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Rangers chief hopes to tie Walter Smith to new deal

New Rangers chairman Alastair Johnston has held talks with Walter Smith over their vision for the club as he seeks to extend the manager's contract.

The US-based businessman has been discussing his future working relationship with Smith after being appointed to replace majority shareholder Sir David Murray.

Johnston, who was introduced to the media at Ibrox today, revealed one of his main priorities was to remove any reliance on external finance. But he denied the club, who were unable to buy any players during the summer, were effectively being run by the bank.

Johnston is also charged with making Rangers an attractive proposition to potential buyers as Murray looks to sell his shares. And, despite the SPL's difficulty in attracting significant media income, Johnston claims Rangers are well-placed to take advantage of any shifts in the financial landscape of the European game.

With Smith's contract due to run out in January, Johnston's first task was to discuss the practicalities of decision-making if and when the deal is extended.

Flanked by Smith and chief executive Martin Bain, he said on Monday: "I wanted to make sure we had stability during this time of transition with the management team. I have had the chance to sit down and talk with the two gentlemen beside me. We have had progressive discussions.

"Issues remain but the board and Rangers Football Club are committed to maintaining the management team that is in place and we are working towards that end. I've had lengthy discussions with Walter on philosophy, background, attitudes - corporate and football.

"He has had discussions with me on how we can work together and how collaborative decision-making will be and how that process would work. I have been very encouraged by these discussions. These are important things to Walter and important things to me, candidly. It's not just the pounds and shillings attached to the contract - I think we can deal with that. We're talking about other very significant issues that relate to it.''

Johnston agreed to take over from Murray after being assured he would not be undermined by decisions from the bankers that allow the club's overdraft of around £25 million.

"We have a credit arrangement with the bank with various pre-determined covenants,'' the Scot said. "We have to follow that criteria unless there are exceptions we can justify. The bank have been very co-operative and collaborative with the transition. If they were running the club per se, they would be here and I wouldn't.''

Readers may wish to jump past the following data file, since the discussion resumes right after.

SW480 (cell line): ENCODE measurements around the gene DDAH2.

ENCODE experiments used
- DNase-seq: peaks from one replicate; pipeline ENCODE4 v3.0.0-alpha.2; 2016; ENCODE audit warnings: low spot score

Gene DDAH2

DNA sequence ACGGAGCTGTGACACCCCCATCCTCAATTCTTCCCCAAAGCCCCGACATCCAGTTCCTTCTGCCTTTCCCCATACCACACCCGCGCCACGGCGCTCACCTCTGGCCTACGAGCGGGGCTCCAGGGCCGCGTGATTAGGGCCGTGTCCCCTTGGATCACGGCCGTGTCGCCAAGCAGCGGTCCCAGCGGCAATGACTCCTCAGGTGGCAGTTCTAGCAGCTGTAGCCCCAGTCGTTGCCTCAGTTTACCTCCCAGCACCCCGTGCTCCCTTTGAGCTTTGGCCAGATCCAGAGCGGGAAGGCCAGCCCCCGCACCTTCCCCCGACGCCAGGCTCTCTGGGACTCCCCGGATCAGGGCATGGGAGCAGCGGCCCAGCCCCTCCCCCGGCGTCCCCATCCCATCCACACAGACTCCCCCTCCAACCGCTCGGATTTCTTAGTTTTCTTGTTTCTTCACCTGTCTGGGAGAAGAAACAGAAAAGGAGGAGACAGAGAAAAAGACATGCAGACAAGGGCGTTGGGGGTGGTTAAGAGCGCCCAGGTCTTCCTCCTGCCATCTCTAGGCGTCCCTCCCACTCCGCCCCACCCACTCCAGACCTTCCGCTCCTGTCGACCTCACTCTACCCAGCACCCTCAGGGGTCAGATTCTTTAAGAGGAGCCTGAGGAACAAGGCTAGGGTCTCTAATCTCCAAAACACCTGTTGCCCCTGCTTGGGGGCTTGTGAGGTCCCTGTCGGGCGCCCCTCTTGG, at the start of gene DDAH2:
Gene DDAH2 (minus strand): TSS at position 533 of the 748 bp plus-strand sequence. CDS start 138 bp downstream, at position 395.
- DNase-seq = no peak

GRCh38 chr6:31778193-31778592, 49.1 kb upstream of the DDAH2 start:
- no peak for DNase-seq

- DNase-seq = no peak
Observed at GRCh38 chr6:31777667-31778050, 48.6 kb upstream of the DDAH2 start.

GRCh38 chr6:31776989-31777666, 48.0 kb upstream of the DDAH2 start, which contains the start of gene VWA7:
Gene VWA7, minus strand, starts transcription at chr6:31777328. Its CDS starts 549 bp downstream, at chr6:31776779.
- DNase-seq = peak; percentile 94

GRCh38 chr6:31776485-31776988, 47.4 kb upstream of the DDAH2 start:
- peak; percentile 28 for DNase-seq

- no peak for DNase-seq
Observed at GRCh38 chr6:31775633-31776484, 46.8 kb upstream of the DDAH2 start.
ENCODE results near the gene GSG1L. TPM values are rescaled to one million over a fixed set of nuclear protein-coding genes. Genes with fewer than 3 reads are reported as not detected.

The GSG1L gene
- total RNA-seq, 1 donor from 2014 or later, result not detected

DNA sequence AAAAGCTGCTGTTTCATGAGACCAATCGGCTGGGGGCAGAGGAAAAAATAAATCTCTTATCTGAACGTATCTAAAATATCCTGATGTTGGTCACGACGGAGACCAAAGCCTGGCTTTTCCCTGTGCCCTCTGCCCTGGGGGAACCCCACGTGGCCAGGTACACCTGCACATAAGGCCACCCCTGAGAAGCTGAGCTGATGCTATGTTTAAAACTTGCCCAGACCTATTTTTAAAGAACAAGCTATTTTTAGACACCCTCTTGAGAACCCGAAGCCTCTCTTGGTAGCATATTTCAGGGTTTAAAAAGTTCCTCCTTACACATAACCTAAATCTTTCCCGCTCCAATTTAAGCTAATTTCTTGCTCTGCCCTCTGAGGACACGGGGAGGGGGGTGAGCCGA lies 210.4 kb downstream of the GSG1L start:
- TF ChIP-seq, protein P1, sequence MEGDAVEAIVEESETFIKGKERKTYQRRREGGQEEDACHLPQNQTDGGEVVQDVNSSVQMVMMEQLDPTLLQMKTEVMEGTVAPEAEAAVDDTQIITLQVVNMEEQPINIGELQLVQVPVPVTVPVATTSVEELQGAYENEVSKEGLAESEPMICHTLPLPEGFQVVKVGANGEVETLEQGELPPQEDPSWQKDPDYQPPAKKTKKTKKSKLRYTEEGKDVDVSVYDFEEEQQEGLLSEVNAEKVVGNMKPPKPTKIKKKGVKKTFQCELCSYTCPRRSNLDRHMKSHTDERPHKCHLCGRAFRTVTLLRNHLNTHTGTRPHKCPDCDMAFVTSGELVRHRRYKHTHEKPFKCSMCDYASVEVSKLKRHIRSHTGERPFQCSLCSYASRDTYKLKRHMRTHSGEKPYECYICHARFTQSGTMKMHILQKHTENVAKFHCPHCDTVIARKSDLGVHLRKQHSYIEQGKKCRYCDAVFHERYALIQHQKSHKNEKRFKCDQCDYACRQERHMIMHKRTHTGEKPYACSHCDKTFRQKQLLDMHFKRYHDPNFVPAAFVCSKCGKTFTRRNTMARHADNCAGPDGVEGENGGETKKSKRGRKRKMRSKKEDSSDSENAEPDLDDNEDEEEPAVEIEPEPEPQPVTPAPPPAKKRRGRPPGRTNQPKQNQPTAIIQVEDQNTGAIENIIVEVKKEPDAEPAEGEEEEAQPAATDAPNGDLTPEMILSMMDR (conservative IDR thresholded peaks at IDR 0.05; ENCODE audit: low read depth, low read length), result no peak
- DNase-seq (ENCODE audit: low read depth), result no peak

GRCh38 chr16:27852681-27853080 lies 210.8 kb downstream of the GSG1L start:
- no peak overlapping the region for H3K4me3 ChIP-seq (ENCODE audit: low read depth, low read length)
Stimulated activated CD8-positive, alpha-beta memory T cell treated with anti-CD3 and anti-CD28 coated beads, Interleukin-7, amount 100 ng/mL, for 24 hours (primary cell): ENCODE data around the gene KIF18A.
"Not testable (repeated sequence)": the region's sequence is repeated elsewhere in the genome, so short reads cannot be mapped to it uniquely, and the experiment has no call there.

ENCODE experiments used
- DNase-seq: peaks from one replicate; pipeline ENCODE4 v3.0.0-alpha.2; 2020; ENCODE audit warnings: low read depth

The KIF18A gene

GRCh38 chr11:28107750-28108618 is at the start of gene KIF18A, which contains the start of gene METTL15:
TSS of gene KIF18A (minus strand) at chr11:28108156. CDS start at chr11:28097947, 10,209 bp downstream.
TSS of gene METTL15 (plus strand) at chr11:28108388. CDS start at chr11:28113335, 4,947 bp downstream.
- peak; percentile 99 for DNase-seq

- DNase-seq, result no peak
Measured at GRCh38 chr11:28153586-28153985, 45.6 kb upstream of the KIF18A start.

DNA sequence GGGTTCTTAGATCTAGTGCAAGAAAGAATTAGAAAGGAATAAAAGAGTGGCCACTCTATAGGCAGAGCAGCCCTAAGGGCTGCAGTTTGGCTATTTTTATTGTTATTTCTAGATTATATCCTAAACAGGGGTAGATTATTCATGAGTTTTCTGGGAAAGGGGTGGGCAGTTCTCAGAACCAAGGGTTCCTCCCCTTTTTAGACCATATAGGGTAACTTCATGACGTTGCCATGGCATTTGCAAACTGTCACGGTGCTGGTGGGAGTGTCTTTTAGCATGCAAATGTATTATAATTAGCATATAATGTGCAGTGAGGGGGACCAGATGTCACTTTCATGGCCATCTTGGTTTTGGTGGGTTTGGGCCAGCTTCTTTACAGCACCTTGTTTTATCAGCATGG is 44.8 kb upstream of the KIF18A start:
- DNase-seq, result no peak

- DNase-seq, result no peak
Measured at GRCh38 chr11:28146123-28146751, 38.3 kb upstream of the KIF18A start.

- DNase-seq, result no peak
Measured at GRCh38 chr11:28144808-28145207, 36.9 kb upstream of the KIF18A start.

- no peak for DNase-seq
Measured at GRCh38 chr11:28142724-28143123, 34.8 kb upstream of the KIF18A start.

But Johnston felt it was "premature'' to say whether Rangers would be able to buy players - or need to sell more - in January. "It is only 30 days since the last transfer window closed,'' said Johnston, who remains vice-chairman of the IMG sports and entertainment management company, whose clients include Tiger Woods and Roger Federer. "What happens in January may be under an entirely different set of circumstances.''

Despite those financial issues, Johnston believes Rangers are an attractive investment opportunity, especially given their ability to qualify for the Champions League.

Johnston, a friend of Aston Villa owner Randy Lerner, will look for buyers with the clout to underpin the club's football ambitions. "As of now, we have had no expression of interest and no buyers in line,'' he said. "Finding a new owner would certainly address one of the primary objectives in removing reliance on external financing. In terms of the likelihood of it... we are dealing with an economic criss around the world.

"Credit is difficult to get so you would certainly be looking for a potential buyer with the current wherewithal to buy the club. There is a realistic chance that one or two candidates will appear. I think it's an attractive proposition in many ways. The chances of playing in the world's biggest football stage is a very realistic scenario for a future proprietor.

"I had a friend that bought Aston Villa a couple of years ago. The chance of Rangers playing in the Champions League as opposed to Aston Villa are a lot higher. The economic situation in Scotland is particularly harsh just now so I would be surprised if there were any local buyers that would come to the fore, but I'm certainly not excluding the possibility.''

With Murray still holding the largest stake in the club, some supporters will wonder how much power Johnston will yield. But he spoke of having different ambitions and contacts as he talked at length over his expectations for a European league.

"What I would like to bring is some vision about what might happen in the club in five or six years,'' he said. "I want to ensure that Rangers' value and prestige is maintained so that, when invitations are sent out to the new party, Rangers are on that list.''


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